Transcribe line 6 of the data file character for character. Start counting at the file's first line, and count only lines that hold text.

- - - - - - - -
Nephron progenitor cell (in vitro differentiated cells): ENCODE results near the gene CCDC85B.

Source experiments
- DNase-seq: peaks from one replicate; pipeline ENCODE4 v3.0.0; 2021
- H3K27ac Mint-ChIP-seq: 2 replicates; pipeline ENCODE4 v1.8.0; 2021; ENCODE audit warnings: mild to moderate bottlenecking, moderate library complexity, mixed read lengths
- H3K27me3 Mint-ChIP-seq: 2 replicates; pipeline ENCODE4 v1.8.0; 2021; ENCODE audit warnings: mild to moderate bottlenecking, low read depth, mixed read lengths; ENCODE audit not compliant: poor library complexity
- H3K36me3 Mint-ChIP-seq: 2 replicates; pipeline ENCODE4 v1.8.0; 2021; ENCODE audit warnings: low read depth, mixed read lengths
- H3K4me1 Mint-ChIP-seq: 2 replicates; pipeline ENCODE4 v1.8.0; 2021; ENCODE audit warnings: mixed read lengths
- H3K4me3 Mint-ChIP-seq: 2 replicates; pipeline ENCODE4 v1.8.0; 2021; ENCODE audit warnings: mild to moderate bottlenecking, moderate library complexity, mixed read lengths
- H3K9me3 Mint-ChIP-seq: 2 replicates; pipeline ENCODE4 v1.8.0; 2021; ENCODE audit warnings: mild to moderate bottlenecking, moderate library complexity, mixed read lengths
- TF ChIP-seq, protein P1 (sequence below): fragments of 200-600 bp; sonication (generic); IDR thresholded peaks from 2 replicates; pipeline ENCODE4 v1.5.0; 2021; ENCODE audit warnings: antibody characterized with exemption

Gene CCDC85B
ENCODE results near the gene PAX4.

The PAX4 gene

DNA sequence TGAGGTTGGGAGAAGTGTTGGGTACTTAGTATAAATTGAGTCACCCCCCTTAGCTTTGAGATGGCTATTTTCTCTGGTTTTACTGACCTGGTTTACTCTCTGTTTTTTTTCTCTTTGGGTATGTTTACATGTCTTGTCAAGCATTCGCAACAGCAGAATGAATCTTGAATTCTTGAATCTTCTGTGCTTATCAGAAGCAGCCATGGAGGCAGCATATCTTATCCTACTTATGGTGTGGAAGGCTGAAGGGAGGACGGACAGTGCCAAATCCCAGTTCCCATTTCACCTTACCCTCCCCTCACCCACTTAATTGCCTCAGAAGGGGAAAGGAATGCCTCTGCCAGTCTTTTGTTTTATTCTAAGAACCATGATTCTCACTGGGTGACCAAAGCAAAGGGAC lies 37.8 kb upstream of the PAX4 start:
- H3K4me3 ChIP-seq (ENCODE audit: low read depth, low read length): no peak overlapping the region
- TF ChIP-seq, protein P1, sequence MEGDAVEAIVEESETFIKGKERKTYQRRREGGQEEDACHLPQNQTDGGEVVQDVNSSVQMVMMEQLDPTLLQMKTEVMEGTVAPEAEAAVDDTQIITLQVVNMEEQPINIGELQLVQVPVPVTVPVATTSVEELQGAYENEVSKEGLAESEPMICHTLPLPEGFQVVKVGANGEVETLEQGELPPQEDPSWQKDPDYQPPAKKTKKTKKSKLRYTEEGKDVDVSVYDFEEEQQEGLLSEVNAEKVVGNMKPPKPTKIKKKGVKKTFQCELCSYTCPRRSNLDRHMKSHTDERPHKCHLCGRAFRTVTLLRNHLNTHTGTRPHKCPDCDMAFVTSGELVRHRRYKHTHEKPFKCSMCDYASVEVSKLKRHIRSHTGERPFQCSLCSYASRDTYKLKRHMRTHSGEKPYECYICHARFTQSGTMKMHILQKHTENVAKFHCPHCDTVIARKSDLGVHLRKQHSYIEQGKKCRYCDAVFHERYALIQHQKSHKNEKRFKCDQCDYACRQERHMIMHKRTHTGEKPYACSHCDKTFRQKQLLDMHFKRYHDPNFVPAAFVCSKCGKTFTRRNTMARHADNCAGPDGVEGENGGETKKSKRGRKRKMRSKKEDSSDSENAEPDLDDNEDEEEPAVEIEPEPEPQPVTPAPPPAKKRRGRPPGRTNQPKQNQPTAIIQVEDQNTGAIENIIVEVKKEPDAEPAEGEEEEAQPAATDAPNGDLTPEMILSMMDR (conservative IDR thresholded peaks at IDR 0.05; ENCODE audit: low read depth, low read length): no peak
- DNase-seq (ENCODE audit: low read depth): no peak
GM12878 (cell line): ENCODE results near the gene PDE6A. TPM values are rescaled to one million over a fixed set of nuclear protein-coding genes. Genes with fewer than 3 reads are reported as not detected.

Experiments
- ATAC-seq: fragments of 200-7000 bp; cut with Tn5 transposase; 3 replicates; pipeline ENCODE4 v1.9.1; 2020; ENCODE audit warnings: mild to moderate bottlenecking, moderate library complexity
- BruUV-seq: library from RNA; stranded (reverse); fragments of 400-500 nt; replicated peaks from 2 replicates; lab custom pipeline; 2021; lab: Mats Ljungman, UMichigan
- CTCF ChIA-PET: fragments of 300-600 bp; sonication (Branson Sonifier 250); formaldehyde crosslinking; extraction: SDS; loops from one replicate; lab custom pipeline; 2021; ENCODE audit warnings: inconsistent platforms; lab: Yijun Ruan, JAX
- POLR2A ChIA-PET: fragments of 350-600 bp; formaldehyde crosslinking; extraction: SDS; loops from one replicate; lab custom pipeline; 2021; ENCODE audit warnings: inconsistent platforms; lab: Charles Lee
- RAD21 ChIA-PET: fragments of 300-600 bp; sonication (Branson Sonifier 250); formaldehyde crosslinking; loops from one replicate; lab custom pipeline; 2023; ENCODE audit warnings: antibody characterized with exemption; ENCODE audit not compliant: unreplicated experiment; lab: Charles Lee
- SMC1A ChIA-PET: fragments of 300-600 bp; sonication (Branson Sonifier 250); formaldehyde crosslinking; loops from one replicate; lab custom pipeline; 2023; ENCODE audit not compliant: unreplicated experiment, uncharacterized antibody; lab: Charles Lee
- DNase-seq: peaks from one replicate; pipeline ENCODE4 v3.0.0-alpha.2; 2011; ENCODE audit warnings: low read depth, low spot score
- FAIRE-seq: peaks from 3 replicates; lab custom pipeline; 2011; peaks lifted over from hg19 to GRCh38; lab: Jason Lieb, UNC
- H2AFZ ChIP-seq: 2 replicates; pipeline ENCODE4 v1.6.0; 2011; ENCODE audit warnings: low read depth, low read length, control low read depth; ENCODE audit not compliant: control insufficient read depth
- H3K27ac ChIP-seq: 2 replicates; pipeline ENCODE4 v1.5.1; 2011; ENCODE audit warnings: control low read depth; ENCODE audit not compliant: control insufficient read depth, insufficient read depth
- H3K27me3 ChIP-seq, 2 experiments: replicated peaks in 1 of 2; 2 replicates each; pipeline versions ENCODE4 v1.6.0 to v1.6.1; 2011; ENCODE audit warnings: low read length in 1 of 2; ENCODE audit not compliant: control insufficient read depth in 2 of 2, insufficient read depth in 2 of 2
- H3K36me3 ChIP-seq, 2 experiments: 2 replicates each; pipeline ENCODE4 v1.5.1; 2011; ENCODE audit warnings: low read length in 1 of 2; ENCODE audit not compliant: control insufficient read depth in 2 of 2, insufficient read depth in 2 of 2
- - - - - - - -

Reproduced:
- H3K36me3 Mint-ChIP-seq: 2 replicates; pipeline ENCODE4 v1.8.0; 2021; ENCODE audit warnings: low read depth, mixed read lengths